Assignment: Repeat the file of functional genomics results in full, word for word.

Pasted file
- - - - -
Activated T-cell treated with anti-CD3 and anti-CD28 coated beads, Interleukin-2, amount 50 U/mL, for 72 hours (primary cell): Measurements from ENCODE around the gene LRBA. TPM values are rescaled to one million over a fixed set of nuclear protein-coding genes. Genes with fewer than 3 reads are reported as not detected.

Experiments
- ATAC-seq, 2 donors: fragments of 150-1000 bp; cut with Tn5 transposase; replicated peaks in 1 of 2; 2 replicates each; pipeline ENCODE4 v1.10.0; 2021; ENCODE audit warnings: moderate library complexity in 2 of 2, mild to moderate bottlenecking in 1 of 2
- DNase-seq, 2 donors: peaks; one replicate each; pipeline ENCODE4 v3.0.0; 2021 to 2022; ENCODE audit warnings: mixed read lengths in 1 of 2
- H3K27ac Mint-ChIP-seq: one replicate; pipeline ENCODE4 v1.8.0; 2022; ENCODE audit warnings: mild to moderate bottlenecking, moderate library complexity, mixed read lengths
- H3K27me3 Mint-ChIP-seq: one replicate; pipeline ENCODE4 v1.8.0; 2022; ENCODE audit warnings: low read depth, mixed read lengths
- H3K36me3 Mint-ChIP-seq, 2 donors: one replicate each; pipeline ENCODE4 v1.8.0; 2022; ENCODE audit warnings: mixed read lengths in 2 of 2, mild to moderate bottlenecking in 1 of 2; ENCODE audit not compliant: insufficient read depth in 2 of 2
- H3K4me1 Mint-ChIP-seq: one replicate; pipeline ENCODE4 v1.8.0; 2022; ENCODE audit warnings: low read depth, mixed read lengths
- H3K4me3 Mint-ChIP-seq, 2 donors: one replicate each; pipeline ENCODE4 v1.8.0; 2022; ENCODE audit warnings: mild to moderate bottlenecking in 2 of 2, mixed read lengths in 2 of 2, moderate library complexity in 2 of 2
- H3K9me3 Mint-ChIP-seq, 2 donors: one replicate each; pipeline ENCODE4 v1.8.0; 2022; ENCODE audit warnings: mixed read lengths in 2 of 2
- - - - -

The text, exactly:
Activated T-cell treated with anti-CD3 and anti-CD28 coated beads, Interleukin-2, amount 50 U/mL, for 72 hours (primary cell): Measurements from ENCODE around the gene LRBA. TPM values are rescaled to one million over a fixed set of nuclear protein-coding genes. Genes with fewer than 3 reads are reported as not detected.

Experiments
- ATAC-seq, 2 donors: fragments of 150-1000 bp; cut with Tn5 transposase; replicated peaks in 1 of 2; 2 replicates each; pipeline ENCODE4 v1.10.0; 2021; ENCODE audit warnings: moderate library complexity in 2 of 2, mild to moderate bottlenecking in 1 of 2
- DNase-seq, 2 donors: peaks; one replicate each; pipeline ENCODE4 v3.0.0; 2021 to 2022; ENCODE audit warnings: mixed read lengths in 1 of 2
- H3K27ac Mint-ChIP-seq: one replicate; pipeline ENCODE4 v1.8.0; 2022; ENCODE audit warnings: mild to moderate bottlenecking, moderate library complexity, mixed read lengths
- H3K27me3 Mint-ChIP-seq: one replicate; pipeline ENCODE4 v1.8.0; 2022; ENCODE audit warnings: low read depth, mixed read lengths
- H3K36me3 Mint-ChIP-seq, 2 donors: one replicate each; pipeline ENCODE4 v1.8.0; 2022; ENCODE audit warnings: mixed read lengths in 2 of 2, mild to moderate bottlenecking in 1 of 2; ENCODE audit not compliant: insufficient read depth in 2 of 2
- H3K4me1 Mint-ChIP-seq: one replicate; pipeline ENCODE4 v1.8.0; 2022; ENCODE audit warnings: low read depth, mixed read lengths
- H3K4me3 Mint-ChIP-seq, 2 donors: one replicate each; pipeline ENCODE4 v1.8.0; 2022; ENCODE audit warnings: mild to moderate bottlenecking in 2 of 2, mixed read lengths in 2 of 2, moderate library complexity in 2 of 2
- H3K9me3 Mint-ChIP-seq, 2 donors: one replicate each; pipeline ENCODE4 v1.8.0; 2022; ENCODE audit warnings: mixed read lengths in 2 of 2